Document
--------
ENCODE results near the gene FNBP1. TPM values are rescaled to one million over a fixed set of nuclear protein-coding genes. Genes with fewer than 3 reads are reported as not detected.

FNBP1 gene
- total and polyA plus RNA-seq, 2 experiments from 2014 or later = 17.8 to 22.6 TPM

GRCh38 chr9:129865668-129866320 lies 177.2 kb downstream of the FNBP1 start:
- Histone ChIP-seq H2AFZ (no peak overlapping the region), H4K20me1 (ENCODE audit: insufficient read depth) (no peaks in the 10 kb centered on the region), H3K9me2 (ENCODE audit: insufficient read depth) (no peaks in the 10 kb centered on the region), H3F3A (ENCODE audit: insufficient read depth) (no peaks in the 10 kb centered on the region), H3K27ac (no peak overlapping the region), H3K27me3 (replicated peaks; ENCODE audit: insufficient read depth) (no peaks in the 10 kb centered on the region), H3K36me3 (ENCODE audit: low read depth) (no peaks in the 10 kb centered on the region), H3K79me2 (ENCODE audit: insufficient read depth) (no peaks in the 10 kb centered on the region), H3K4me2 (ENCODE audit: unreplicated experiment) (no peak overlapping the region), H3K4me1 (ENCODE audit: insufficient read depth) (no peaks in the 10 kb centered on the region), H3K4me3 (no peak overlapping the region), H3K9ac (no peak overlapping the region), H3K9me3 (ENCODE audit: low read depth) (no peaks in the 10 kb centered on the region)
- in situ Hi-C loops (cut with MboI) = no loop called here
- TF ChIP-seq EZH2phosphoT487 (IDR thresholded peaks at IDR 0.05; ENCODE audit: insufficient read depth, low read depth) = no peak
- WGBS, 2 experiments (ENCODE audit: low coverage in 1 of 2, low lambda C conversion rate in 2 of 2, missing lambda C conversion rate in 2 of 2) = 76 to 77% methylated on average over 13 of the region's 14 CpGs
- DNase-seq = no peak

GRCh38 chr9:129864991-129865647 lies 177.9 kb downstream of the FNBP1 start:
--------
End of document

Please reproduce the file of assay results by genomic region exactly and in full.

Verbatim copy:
ENCODE results near the gene FNBP1. TPM values are rescaled to one million over a fixed set of nuclear protein-coding genes. Genes with fewer than 3 reads are reported as not detected.

FNBP1 gene
- total and polyA plus RNA-seq, 2 experiments from 2014 or later = 17.8 to 22.6 TPM

GRCh38 chr9:129865668-129866320 lies 177.2 kb downstream of the FNBP1 start:
- Histone ChIP-seq H2AFZ (no peak overlapping the region), H4K20me1 (ENCODE audit: insufficient read depth) (no peaks in the 10 kb centered on the region), H3K9me2 (ENCODE audit: insufficient read depth) (no peaks in the 10 kb centered on the region), H3F3A (ENCODE audit: insufficient read depth) (no peaks in the 10 kb centered on the region), H3K27ac (no peak overlapping the region), H3K27me3 (replicated peaks; ENCODE audit: insufficient read depth) (no peaks in the 10 kb centered on the region), H3K36me3 (ENCODE audit: low read depth) (no peaks in the 10 kb centered on the region), H3K79me2 (ENCODE audit: insufficient read depth) (no peaks in the 10 kb centered on the region), H3K4me2 (ENCODE audit: unreplicated experiment) (no peak overlapping the region), H3K4me1 (ENCODE audit: insufficient read depth) (no peaks in the 10 kb centered on the region), H3K4me3 (no peak overlapping the region), H3K9ac (no peak overlapping the region), H3K9me3 (ENCODE audit: low read depth) (no peaks in the 10 kb centered on the region)
- in situ Hi-C loops (cut with MboI) = no loop called here
- TF ChIP-seq EZH2phosphoT487 (IDR thresholded peaks at IDR 0.05; ENCODE audit: insufficient read depth, low read depth) = no peak
- WGBS, 2 experiments (ENCODE audit: low coverage in 1 of 2, low lambda C conversion rate in 2 of 2, missing lambda C conversion rate in 2 of 2) = 76 to 77% methylated on average over 13 of the region's 14 CpGs
- DNase-seq = no peak

GRCh38 chr9:129864991-129865647 lies 177.9 kb downstream of the FNBP1 start: